Billy Kidd, left, talks with Fetcher. Moose Barrows is in the background.
Steamboat Pilot archives

#17 The first ski gondola — 1970

One of the ski area’s first gondola cars
Courtesy Photo

Improbably, the Steamboat Ski Area really took off after a Dallas, Texas, aeronautics firm, Ling Temco Vaught, purchased the resort. Paul Thayer was the executive at LTV Recreation Development Inc. (LTV-RDI), who had the strongest interest in the ski resort.

The company contracted for a master plan for a circular base development with underground parking, an 18-hole golf course and a convention center in a resort hotel. When the slopes opened in 1970, Steamboat had a $2.5 million six-passenger gondola.

#18 Making the Colorado history books — 1977

The last time a Steamboat Springs City Council had a majority of women serving was in 1987. The four women on that council included, pictured from left, Paula Cooper Black, Mary Brown, Julie Schwall and Rita Tolson (Valentine).
Courtesy Photo

Steamboat Spring voters made Colorado history by placing four women on the seven-member City Council. It was the first time a city in the Centennial State had a plurality of women on its governing board. Rita Valentine was the City Council president, and was joined by Paula Cooper Black, Julie Green and Mary Brown. A part of that council’s enduring legacy was funding the beginning of the Yampa River Core Trail.

#19 Nordic combined Olympic medalists – 2010

Members of the silver-medal winning U.S. Nordic Combined Ski Team, shown celebrating Feb. 23, 2010 at Whistler Olympic Park in Whistler, British Columbia, included, from left, Brett Camerota, Todd Lodwick, Johnny Spillane and Billy Demong.
John F. Russell/File

The U.S. Nordic Combined Team returned from the 2010 Winter Olympics in Vancouver with a medal haul that was one of the greatest in American skiing. The Americans topped all nations with four medals. Billy Demong, originally from upstate New York but an athlete who trained for years in Steamboat, won the gold medal in the individual large hill event. Steamboat teammate Johnny Spillane finished just 4 seconds behind in the silver medal position. Spillane would end up with three silver medals in the competition, missing the gold in the individual normal hill race by four-10ths of a second and picking up his silver medal in the team relay, where Todd Lodwick and Brett Camerotta joined Spillane in placing second behind the Austrian team.

Steamboat has produced more winter Olympians than any other place in North America, let alone the world, a record 56 and counting. Pictured, front, from left, Jack Miller, Todd Wilson, Dave Jarrett, Jim “Moose” Barrows, Loris Werner, Ted Farewell, Tom Steitz, Ray Heid, Tim Tetreault, Marvin Crawford; back, from left, Billy Kidd, Ann Battelle, Nelson Carmichael, Todd Lodwick, Gary Crawford, Skeeter Werner-Walker, Jorge Toruella, Kris “Fuzz” Fedderson, Grody Wren.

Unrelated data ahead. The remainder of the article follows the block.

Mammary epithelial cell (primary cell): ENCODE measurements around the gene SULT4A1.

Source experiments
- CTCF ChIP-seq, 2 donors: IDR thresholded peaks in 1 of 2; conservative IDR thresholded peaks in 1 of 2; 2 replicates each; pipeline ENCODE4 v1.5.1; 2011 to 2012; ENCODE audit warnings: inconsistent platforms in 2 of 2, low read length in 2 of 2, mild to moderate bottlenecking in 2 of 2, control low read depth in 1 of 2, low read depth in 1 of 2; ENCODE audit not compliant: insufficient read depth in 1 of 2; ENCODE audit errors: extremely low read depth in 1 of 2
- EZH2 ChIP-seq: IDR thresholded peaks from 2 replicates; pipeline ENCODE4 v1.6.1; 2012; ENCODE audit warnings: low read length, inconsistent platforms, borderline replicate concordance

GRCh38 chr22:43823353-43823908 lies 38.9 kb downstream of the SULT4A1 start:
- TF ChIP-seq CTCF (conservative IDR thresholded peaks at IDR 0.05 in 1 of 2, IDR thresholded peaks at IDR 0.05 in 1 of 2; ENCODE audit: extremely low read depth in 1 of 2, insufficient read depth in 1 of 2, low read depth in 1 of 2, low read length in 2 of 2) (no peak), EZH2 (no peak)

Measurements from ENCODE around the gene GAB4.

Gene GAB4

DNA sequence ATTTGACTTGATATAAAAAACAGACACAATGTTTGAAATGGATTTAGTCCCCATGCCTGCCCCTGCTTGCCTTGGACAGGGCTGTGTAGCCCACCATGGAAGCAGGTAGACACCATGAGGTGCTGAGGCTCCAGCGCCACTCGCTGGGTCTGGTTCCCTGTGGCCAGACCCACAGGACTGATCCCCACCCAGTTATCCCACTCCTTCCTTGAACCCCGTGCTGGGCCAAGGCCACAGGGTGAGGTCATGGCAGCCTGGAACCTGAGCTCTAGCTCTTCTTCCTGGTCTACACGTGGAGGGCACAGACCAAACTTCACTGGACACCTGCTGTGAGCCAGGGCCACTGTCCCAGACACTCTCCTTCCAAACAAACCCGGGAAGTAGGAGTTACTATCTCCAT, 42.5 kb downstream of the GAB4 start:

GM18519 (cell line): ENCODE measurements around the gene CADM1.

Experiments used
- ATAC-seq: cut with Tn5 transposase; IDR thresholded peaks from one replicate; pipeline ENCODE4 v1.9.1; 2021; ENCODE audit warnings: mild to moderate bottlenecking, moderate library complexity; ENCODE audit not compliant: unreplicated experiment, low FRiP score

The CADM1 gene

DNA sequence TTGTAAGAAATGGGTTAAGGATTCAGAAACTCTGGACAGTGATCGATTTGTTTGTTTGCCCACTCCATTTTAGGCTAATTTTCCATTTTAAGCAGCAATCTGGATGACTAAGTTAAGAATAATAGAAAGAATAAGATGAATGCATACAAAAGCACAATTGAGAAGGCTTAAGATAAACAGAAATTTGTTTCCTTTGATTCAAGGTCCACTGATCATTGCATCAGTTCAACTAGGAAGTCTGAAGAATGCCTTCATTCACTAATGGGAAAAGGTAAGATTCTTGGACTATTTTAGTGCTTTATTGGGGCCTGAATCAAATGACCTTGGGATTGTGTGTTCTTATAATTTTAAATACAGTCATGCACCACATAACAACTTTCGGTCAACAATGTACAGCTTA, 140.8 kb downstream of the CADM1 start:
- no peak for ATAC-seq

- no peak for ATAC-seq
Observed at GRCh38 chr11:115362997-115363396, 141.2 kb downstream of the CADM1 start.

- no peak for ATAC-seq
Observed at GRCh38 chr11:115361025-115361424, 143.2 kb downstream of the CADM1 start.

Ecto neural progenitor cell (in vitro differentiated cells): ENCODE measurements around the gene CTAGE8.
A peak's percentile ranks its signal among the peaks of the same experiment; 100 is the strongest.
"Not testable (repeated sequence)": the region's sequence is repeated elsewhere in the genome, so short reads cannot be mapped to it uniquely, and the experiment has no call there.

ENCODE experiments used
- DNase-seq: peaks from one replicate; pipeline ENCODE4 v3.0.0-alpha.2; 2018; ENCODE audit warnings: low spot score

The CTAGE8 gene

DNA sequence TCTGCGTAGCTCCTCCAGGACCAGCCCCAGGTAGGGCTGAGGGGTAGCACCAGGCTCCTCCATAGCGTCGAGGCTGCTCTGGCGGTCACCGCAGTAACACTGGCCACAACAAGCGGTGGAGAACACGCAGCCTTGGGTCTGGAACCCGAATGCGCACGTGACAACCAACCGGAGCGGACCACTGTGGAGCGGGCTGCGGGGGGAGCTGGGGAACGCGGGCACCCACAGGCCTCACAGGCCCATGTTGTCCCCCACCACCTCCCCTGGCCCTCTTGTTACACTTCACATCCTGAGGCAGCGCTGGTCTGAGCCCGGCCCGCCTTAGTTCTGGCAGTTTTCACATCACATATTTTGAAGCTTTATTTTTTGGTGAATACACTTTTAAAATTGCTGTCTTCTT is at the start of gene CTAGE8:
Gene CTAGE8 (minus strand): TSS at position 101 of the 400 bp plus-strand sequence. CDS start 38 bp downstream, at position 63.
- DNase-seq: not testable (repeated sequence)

#20 Hazie Werner and the women honored in her name

Hazie Werner from the spring 1978 edition of “Three Wire Winter.”
Courtesy Photo

Hazel Werner, the late mother of three Olympians including Buddy Werner, was also a businesswoman and a pioneer. Every year for 32 years, Steamboat Resort has celebrated Hazie’s legacy by recognizing a contemporary woman who has made significant contributions to the community with the Hazie Werner Award. They’ve come from many walks of life — the arts, education, health care, government business and even the ski area itself.

What’s most important to know about Hazie Werner is that she carried on the devotion to hospitality previously demonstrated by Margaret Crawford. It was Crawford who famously invited travelers to a meal and a place to unroll their sleeping blanket in the years before Steamboat had its first hotel.

Hazie Werner

In a more recent era, the 1960s and ’70s, when many longtime locals were uneasy over the influx of young adults seeking resort jobs, Hazie lived up to Crawford’s open-mindedness. Many members of Steamboat’s younger generation were encouraged and made to feel welcome in the Werner home.

When Hazie heard someone complain about “hippies,” she would say, “We let you in, didn’t we?” And speaking of hospitality, even former President Gerald Ford dined at Hazie Werner’s home, unannounced, after a round of golf at the now Rollingstone Golf Course in 1993.

“She did what she always did,” Hazie’s son, Loris “Bugs” Werner, recalled of how his mother entertained a president on a moment’s notice. “She looked around in the ice box for whatever and started making sandwiches.”

Tom Ross retired from the Steamboat Pilot & Today in 2018 after 36 years in the newspaper business. He continues to write a regular column for the paper.